5 Reasons Why Wisconsin Will Win the Big Ten Championship Game

 

1. The coaching staff knows exactly who it is

Paul Chryst (above, right) is a coach's son. He knows the game. He knows Wisconsin. He's from there, he's played there and he knows what works there. He's built a staff — highlighted by defensive coordinator Jim Leonhard — that also knows what it takes for this team to win games each week. They have limitations. They have talent. They have a plan and they execute it to perfection week after week, never straying from it. The players see this and never get flustered or anxious in close games or even when playing from behind. There's nothing Ohio State can do to make this staff flinch.

 

2. The dominant offensive line

I don't know if there's another unit at any other program in the country as consistent as Wisconsin's offensive line. The Badgers lose star players to the NFL draft every year. They plug new faces in and keep on rolling. Lather, rinse and repeat. There's probably less star-power on the 2017 unit than there has been in recent years. No matter. All they've done this season is open holes in the run game to the tune of 5.3 yards per carry. That sort of consistency and efficiency wears down even the best of opponents.

 

3. Jonathan Taylor

The holes that the Badgers' offensive line make can be massive, but you still need a difference-maker running through them to make them count. Taylor is exactly that. The freshman has burst onto the college football scene with an elite combination of power, speed and vision. There may not be a better pure runner in the country, and combined with Wisconsin's offensive line — he makes the Badgers' always-solid rushing attack downright lethal.

 

4. Underrated playmakers at receiver and tight end

A lot of teams who rely as heavily on the run as the Badgers do often lack any real playmaking threats in the passing attack. Not Wisconsin. The constant threat of a big play through the air only adds to the degree of difficulty that comes with trying to stop Taylor and the run game. A.J. Taylor is a shifty wideout with game-breaking speed that Wisconsin moves all over the field. Danny Davis III is a sure-handed, crisp route-runner who has stepped up his game since the injury to Quintez Cephus. Tight end Troy Fumagalli is simply one of the best in the country at his position and a name you'll hear for years to come on Sundays. If Ohio State decides to stack the box against Taylor, Badgers quarterback Alex Hornibrook has no shortage of targets to deliver the ball to downfield.

 

5. Suffocating defense

The Badgers only give up 12 points per game. If you find the end zone against them more than once, it's a badge of honor. No team in the country is better than Wisconsin at stopping the run, and that's the key to everything. If you can't run, you can't set up the pass. You can't set up the pass because Wisconsin isn't even worried about a team running on it, thanks largely to its elite defensive front.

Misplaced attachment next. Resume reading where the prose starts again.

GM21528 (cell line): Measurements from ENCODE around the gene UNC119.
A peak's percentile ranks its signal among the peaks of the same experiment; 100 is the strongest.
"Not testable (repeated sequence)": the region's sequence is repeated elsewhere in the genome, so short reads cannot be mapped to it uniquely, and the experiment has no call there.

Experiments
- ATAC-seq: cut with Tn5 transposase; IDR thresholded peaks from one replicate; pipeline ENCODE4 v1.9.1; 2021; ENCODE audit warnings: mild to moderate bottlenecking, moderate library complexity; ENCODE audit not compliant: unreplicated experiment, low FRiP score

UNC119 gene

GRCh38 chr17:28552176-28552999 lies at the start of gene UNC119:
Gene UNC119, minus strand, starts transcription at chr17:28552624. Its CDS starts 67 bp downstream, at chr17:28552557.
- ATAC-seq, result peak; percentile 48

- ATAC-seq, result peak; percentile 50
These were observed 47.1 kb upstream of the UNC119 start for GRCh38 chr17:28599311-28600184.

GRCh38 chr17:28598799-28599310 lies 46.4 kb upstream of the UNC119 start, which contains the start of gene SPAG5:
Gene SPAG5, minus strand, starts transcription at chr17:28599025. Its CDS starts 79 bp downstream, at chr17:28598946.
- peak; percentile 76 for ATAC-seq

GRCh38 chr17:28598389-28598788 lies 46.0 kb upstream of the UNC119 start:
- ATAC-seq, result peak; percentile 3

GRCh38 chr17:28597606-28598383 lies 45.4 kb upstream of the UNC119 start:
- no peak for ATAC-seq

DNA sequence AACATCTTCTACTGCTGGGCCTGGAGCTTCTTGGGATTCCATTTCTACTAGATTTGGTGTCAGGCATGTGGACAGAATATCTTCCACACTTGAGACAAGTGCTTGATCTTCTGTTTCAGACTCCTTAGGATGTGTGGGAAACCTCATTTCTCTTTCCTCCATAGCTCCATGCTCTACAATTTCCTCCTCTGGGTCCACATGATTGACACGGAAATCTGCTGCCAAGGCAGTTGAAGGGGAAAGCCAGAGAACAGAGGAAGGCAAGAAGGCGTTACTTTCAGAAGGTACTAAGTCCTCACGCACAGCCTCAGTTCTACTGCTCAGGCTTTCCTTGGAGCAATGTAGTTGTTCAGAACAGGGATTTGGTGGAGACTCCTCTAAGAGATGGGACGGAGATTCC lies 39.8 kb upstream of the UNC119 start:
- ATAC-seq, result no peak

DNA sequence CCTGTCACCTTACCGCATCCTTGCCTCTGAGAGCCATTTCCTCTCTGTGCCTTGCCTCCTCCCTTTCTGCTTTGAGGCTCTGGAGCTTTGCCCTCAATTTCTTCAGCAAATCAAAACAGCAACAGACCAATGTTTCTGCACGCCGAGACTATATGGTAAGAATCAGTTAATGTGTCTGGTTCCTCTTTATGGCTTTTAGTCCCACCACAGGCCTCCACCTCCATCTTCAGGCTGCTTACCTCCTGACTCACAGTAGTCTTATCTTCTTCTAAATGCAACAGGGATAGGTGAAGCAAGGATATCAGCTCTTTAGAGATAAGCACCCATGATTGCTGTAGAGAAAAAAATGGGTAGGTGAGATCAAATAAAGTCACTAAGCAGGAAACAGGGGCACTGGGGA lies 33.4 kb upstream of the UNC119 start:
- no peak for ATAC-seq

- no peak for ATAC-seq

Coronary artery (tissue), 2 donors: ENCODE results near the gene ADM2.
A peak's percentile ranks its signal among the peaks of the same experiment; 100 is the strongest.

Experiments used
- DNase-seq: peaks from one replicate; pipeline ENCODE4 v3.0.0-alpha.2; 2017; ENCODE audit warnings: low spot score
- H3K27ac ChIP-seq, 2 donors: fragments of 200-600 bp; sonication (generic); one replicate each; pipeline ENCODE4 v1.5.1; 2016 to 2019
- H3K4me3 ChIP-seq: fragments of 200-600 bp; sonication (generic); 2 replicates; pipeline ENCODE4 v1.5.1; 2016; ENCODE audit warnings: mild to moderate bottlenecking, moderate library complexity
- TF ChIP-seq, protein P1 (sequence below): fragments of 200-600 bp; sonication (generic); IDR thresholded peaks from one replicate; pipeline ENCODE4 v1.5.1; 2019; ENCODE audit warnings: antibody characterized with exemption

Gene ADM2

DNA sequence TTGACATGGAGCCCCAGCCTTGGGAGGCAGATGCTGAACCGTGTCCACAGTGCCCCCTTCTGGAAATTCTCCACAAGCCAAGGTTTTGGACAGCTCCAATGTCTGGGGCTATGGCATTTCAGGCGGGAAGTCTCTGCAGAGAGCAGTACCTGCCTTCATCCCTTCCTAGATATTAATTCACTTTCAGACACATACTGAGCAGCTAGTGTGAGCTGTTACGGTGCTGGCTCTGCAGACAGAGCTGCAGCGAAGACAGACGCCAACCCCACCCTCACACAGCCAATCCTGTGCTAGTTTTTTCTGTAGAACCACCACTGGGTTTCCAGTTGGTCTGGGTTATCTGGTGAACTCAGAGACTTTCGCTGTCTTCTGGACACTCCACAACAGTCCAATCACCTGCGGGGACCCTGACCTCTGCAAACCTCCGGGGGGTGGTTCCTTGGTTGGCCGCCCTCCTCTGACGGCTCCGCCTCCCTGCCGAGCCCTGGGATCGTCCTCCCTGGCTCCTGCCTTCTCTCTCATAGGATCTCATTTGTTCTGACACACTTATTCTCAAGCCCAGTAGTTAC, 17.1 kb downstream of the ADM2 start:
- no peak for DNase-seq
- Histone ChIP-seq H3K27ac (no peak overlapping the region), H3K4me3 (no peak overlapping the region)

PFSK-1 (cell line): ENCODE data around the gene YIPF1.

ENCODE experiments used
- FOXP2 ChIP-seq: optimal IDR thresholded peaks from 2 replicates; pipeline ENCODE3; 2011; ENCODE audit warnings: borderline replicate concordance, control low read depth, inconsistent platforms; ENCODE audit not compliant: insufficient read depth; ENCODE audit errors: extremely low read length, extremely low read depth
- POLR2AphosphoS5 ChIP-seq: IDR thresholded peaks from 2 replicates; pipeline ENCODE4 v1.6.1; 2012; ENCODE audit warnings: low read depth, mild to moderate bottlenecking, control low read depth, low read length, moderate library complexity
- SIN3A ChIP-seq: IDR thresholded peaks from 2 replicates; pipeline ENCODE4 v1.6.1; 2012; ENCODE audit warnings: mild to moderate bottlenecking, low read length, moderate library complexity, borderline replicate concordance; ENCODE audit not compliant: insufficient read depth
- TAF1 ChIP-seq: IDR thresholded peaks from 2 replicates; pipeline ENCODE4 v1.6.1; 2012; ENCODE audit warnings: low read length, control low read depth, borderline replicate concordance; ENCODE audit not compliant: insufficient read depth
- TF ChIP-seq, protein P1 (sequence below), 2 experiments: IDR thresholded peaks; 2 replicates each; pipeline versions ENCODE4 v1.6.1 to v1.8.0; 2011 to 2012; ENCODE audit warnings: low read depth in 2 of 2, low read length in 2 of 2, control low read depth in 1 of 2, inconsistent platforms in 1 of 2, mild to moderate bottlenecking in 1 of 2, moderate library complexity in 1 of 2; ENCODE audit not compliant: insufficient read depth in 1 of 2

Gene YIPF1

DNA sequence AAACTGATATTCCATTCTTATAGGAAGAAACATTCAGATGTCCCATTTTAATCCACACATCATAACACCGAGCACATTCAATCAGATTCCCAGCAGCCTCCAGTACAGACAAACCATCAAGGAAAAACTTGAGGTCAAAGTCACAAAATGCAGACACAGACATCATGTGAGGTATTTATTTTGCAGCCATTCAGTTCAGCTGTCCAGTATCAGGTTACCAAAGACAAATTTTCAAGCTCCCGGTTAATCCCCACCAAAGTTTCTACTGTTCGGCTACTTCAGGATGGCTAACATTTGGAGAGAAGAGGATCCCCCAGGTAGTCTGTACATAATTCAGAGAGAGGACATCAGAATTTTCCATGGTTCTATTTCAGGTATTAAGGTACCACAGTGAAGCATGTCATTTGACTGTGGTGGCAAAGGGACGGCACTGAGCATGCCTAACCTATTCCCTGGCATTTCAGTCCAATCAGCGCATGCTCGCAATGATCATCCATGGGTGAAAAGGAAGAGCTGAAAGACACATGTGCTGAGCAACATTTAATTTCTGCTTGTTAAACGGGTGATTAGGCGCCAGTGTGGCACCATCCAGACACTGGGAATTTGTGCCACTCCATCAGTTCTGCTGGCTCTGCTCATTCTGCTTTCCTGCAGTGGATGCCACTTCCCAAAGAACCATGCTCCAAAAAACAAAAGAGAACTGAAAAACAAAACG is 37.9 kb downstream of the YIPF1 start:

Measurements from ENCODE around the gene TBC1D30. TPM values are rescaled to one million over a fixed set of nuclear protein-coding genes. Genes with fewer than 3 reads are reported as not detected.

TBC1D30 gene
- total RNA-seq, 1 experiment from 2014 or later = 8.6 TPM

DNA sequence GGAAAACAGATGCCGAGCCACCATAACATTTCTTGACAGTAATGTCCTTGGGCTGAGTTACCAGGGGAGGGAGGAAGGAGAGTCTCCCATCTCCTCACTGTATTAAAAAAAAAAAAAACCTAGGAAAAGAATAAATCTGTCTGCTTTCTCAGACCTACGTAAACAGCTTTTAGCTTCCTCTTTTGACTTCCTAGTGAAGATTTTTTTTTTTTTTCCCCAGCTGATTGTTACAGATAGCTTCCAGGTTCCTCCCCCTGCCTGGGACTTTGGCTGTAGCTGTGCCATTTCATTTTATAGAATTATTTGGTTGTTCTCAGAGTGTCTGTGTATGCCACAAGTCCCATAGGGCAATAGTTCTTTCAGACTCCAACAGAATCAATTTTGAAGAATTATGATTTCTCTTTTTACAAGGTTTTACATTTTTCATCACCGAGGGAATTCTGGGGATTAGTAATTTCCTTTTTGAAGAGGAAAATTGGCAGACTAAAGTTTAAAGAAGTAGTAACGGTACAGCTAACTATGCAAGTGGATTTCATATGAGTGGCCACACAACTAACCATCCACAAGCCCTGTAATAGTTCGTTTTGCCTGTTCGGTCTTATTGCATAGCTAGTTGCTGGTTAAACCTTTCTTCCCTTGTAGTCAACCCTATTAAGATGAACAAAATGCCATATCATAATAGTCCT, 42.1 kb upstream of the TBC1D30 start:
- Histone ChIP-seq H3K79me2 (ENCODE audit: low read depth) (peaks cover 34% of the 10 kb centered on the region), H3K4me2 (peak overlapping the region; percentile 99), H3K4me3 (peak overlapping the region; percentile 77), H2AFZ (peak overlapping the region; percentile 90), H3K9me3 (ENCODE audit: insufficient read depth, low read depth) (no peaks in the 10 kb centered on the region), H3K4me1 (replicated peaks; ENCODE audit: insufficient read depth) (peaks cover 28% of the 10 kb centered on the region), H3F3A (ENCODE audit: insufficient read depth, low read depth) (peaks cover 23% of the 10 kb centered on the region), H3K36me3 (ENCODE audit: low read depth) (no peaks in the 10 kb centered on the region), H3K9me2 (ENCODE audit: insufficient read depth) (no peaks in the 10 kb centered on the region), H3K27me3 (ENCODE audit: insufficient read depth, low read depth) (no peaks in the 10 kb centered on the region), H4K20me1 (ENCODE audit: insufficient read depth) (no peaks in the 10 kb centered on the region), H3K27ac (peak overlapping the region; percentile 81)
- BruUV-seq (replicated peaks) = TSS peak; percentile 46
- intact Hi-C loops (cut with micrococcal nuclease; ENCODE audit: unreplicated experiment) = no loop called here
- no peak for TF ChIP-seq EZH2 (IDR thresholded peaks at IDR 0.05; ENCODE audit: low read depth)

Defensive tackle Olive Sagapolu is a space-eating monster in the middle who plugs holes and forces traffic outside. He'll do just that to the Buckeyes all day, and a speedy corps of linebacker will be right there to clean up the mess he created.

 

Outside linebacker Garret Dooley is one of the nation's most dominant edge rushers. He led the Big Ten in sacks with eight, and he'll likely add to that total when Sagapolu forces J.T. Barrett his way. And don't forget the quarterback of the defense, free safety D'Cota Dixon. He's one of the best safeties in the nation — an enforcer over the middle against the pass and an asset against the run. Not many college football teams can claim to have a surefire future NFL player on all three levels of defense. The Badgers can, and the Buckeyes will find that out the hard way on Saturday.

 

— Written by J.P. Scott, who is part of the Athlon Contributor Network. He also covers the Big Ten for Black Heart Gold Pants, Iowa's SB Nation blog. His work has appeared on SI.com, FoxSports.com, Yahoo! and Bleacher Report. Follow him on Twitter @TheJPScott.

Teaser:
5 Reasons Why Wisconsin Will Win the Big Ten Championship Game
Post date: Thursday, November 30, 2017 - 10:00
Path: /college-football/outrageous-college-football-predictions-championship-week-2017
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Championship Week is upon us, and we have an incredible slate of games that simply WILL decide who punches a ticket to the College Football Playoff.

 

There have been a lot of narratives leading up to this weekend. The lobbying has already begun — including some by teams who aren't playing for a conference title. Now, however, all that matters is what happens on the playing fields this Friday and Saturday. 

 

Do you think you know who is in? You better read these OUTRAGEOUS* predictions first.

 

Outrageous College Football Predictions for Championship Week

 

Wisconsin holds Ohio State under 10 points